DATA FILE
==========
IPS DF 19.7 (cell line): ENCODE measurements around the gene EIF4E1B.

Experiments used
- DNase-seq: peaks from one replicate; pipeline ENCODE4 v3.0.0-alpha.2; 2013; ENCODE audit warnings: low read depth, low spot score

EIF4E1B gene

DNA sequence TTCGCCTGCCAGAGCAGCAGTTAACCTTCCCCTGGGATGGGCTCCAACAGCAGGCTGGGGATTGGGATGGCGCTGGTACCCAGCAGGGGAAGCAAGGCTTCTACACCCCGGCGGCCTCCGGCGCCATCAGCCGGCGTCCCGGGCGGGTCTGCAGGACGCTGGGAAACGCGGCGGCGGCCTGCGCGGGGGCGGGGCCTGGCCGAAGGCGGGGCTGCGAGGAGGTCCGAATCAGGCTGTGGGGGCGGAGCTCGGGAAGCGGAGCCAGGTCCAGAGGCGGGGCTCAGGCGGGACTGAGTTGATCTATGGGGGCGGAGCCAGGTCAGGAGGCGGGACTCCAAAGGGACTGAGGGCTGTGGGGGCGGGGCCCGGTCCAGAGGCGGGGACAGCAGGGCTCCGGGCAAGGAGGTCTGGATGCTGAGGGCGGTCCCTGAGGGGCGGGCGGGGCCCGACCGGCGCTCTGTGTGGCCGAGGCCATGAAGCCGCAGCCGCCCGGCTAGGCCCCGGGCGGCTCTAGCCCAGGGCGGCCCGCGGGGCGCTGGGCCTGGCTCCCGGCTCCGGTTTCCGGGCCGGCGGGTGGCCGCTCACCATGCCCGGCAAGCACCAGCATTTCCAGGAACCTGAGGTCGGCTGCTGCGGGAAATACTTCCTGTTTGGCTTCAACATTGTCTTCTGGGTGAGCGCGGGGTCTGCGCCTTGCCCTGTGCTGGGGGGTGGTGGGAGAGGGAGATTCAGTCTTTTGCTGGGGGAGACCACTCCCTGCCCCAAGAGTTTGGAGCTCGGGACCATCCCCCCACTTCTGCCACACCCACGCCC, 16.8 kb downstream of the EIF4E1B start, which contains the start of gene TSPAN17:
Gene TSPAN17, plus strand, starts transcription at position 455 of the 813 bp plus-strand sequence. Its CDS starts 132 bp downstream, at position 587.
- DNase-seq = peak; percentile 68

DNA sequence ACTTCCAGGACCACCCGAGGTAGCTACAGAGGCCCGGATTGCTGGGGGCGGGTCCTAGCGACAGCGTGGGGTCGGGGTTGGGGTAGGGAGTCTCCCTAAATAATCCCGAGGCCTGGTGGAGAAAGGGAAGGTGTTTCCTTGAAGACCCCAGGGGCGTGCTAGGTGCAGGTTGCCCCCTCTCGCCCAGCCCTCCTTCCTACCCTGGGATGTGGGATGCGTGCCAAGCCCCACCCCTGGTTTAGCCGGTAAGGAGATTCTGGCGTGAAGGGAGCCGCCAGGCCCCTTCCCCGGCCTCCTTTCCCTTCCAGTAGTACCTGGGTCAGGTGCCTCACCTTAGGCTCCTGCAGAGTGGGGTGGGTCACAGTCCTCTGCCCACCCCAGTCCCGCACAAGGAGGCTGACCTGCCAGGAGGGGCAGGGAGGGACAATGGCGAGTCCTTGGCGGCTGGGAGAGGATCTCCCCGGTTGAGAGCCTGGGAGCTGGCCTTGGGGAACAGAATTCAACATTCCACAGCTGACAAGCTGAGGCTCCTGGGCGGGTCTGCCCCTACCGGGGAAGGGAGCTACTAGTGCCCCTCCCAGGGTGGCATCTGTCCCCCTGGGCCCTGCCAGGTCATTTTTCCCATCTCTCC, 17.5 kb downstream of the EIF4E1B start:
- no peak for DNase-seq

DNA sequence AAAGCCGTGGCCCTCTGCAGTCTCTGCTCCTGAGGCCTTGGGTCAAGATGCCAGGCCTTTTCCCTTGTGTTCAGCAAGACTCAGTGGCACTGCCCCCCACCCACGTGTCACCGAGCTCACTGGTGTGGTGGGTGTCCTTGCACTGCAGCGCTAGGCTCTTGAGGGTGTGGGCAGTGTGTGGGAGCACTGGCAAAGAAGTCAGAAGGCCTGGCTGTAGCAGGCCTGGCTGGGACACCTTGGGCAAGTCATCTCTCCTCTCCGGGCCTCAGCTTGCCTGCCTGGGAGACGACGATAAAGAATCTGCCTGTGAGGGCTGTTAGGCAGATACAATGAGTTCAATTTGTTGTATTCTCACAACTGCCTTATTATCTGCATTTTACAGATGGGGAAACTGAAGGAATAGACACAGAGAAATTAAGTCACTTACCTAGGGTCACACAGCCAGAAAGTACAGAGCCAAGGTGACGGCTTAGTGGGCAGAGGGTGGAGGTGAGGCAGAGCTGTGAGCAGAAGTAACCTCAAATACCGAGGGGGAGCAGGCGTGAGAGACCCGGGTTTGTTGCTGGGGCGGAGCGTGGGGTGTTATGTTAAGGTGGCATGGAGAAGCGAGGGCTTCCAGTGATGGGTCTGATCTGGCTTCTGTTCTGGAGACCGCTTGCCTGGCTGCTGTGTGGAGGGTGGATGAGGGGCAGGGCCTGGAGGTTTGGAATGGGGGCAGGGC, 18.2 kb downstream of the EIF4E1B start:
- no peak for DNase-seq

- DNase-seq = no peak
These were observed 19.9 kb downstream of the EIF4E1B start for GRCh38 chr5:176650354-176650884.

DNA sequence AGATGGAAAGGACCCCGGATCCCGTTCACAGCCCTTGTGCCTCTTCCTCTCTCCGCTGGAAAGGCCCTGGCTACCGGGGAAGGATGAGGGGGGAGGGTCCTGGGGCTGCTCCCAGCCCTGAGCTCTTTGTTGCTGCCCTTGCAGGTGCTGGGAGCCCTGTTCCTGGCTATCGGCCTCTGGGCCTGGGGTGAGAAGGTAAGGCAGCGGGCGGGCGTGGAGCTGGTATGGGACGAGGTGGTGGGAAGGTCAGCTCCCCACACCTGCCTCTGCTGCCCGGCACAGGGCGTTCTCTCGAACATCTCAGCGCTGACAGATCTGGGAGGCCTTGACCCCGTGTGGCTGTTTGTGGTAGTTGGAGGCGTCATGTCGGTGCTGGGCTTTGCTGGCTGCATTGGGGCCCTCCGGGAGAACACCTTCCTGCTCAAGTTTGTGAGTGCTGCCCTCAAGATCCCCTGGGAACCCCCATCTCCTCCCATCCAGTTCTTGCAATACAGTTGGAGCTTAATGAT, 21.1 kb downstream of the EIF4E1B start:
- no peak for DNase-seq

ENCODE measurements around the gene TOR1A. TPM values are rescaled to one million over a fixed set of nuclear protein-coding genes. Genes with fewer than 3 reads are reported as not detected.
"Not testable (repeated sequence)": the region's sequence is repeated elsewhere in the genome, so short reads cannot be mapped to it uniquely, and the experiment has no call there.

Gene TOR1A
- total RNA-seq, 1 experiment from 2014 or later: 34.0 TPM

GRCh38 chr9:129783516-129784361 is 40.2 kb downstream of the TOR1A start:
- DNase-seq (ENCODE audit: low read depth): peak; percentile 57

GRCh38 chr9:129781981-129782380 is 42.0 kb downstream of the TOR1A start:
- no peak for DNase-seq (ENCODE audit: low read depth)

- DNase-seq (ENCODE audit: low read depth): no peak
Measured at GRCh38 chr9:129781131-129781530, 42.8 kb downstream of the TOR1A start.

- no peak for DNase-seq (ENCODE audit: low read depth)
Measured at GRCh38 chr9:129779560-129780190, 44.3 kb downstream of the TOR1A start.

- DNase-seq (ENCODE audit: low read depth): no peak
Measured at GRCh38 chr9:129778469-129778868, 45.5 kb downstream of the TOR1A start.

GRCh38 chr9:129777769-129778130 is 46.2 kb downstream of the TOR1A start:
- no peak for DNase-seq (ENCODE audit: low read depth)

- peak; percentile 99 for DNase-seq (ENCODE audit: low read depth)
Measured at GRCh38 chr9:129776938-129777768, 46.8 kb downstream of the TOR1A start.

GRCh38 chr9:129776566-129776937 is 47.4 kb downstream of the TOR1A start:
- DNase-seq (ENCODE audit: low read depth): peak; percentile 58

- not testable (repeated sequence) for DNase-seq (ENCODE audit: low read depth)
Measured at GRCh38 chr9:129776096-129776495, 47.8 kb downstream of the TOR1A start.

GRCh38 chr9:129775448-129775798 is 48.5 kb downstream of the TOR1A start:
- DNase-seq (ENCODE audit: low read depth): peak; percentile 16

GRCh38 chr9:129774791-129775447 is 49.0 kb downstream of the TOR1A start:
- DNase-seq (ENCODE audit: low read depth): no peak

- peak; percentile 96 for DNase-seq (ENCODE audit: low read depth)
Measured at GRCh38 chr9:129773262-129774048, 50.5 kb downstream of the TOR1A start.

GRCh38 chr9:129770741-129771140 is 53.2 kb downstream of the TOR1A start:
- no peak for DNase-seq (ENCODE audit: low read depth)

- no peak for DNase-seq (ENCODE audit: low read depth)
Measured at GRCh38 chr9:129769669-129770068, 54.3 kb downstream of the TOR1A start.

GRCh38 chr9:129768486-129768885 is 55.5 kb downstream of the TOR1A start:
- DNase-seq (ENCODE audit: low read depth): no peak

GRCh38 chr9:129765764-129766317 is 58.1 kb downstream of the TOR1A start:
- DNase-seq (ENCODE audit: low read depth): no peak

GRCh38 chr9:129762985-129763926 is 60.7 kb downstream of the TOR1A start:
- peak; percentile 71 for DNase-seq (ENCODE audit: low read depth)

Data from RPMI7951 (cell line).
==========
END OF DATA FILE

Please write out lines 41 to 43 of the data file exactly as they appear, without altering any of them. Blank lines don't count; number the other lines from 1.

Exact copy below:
- DNase-seq (ENCODE audit: low read depth): no peak

- peak; percentile 96 for DNase-seq (ENCODE audit: low read depth)
Measured at GRCh38 chr9:129773262-129774048, 50.5 kb downstream of the TOR1A start.